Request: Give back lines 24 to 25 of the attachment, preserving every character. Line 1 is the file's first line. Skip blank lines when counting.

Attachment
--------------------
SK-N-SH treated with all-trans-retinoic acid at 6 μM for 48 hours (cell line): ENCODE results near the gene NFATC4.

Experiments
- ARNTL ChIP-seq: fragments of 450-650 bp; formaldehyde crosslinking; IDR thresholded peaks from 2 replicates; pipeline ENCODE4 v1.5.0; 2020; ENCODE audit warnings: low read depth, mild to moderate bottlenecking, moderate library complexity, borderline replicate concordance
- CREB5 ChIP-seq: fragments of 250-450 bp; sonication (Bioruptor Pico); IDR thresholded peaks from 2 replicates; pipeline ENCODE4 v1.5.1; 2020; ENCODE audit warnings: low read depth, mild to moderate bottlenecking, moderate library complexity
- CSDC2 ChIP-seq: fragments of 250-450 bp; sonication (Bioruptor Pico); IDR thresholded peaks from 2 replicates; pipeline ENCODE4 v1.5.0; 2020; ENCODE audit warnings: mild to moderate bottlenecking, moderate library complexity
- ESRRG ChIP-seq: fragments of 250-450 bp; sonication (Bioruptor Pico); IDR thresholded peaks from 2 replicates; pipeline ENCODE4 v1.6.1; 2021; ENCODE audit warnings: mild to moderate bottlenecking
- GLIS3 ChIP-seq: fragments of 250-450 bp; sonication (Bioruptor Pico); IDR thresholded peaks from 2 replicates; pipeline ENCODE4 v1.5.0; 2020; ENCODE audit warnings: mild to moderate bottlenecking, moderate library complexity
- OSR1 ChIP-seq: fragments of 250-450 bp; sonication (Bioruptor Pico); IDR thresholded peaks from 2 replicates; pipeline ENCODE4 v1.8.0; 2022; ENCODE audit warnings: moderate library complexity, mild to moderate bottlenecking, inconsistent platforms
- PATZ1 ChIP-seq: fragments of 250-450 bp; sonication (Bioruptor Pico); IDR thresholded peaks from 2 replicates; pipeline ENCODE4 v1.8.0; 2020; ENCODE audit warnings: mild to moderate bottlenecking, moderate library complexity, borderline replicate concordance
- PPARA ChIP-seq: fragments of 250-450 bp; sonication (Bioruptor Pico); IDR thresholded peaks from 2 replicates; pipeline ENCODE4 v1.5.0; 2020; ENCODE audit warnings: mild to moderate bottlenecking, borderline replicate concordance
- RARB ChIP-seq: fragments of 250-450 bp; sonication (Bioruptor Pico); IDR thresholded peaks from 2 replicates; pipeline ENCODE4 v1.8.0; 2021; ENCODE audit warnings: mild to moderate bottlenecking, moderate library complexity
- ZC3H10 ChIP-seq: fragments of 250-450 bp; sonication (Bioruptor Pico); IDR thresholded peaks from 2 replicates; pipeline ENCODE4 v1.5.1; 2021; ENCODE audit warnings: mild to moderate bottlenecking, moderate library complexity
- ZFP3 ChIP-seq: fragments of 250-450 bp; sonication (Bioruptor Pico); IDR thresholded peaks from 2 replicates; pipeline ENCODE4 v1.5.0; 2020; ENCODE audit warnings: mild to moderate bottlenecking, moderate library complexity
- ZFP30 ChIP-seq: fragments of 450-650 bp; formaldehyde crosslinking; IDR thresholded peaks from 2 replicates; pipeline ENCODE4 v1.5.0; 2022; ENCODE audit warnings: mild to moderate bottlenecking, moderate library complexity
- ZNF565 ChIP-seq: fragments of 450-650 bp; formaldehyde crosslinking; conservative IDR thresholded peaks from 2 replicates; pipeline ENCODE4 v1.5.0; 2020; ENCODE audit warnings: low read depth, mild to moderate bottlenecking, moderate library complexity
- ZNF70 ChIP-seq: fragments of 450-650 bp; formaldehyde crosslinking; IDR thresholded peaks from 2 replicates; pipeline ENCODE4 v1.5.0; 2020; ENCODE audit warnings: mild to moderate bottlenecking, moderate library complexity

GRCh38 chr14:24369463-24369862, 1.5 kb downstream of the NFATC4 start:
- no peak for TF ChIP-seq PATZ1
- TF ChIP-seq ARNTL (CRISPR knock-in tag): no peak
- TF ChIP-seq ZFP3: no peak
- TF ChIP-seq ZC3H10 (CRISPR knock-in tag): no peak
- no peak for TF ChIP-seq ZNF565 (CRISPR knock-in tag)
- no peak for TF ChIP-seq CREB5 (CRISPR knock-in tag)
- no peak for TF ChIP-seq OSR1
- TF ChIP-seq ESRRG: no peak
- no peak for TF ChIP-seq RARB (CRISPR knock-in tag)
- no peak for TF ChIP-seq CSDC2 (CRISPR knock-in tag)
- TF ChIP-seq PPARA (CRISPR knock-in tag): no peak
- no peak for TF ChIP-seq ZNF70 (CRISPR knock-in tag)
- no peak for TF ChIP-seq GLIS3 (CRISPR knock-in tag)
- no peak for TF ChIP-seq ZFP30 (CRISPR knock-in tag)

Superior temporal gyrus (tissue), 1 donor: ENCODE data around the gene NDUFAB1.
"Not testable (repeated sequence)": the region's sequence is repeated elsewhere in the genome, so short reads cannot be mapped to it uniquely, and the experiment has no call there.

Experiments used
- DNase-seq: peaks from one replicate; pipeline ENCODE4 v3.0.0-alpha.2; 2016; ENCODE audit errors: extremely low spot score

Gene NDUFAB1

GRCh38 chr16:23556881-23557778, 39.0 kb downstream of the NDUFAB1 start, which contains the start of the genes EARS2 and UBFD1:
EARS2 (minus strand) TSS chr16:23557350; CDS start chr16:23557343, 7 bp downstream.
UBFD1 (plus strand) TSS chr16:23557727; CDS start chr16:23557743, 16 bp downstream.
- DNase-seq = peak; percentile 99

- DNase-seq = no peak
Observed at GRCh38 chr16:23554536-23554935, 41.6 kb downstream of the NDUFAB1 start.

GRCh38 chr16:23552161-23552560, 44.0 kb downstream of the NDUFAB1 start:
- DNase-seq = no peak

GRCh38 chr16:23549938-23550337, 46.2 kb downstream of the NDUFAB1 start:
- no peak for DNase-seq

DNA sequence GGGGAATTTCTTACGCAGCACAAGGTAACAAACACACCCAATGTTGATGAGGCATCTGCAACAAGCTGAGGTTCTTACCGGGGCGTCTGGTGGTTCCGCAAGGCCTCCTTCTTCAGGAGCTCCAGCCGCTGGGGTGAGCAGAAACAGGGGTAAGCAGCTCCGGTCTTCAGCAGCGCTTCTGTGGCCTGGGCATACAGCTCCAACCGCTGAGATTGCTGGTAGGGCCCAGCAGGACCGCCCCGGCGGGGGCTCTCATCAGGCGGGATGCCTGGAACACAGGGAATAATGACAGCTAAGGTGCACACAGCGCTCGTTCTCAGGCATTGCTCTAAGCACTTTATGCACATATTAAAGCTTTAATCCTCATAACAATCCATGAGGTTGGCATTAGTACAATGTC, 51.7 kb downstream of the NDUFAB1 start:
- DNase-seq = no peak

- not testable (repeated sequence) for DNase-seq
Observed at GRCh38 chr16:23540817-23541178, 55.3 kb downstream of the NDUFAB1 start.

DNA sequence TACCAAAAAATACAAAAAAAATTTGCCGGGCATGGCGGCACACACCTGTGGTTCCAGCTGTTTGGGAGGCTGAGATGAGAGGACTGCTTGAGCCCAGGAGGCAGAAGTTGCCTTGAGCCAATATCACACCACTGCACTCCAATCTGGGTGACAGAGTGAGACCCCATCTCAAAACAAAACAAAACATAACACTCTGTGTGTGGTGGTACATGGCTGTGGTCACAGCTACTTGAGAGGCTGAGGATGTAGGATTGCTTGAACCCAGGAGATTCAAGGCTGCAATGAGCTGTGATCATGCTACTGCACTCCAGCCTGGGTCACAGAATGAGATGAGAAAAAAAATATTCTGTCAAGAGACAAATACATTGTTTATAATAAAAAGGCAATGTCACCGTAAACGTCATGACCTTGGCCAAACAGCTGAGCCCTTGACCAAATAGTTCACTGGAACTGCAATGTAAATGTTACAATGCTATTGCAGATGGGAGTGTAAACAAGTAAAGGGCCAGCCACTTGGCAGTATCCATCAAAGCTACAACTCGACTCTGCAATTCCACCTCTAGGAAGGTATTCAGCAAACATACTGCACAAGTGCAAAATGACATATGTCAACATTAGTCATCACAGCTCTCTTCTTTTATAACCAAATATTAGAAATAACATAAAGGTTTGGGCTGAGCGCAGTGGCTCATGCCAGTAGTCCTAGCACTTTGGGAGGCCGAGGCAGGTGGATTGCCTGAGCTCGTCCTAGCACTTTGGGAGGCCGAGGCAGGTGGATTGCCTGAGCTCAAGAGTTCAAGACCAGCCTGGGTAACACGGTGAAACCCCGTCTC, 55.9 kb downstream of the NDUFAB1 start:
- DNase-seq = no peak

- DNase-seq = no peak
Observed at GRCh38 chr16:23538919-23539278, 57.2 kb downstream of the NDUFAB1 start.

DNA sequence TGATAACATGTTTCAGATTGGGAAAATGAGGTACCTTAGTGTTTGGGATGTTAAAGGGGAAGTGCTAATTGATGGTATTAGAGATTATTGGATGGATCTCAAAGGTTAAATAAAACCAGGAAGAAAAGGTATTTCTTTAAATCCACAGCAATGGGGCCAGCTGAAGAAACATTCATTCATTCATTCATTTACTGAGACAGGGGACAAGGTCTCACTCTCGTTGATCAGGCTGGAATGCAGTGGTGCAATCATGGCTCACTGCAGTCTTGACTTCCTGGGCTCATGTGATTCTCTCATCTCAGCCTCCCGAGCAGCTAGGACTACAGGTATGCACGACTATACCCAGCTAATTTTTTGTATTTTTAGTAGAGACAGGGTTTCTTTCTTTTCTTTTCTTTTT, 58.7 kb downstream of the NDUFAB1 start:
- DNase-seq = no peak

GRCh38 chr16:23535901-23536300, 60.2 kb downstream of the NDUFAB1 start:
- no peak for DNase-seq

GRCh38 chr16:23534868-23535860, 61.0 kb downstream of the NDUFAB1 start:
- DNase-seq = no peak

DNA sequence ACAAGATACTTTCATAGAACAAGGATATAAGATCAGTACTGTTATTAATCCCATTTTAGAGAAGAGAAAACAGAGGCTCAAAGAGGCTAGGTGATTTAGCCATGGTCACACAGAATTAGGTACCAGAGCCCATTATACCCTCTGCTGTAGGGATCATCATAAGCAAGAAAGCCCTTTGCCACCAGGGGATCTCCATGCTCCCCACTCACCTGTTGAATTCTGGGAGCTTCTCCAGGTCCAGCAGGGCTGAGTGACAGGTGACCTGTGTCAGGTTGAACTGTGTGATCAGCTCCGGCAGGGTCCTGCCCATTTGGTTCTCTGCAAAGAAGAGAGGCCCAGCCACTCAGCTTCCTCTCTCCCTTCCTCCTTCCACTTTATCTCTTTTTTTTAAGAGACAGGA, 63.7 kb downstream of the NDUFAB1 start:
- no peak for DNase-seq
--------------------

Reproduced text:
- no peak for TF ChIP-seq OSR1
- TF ChIP-seq ESRRG: no peak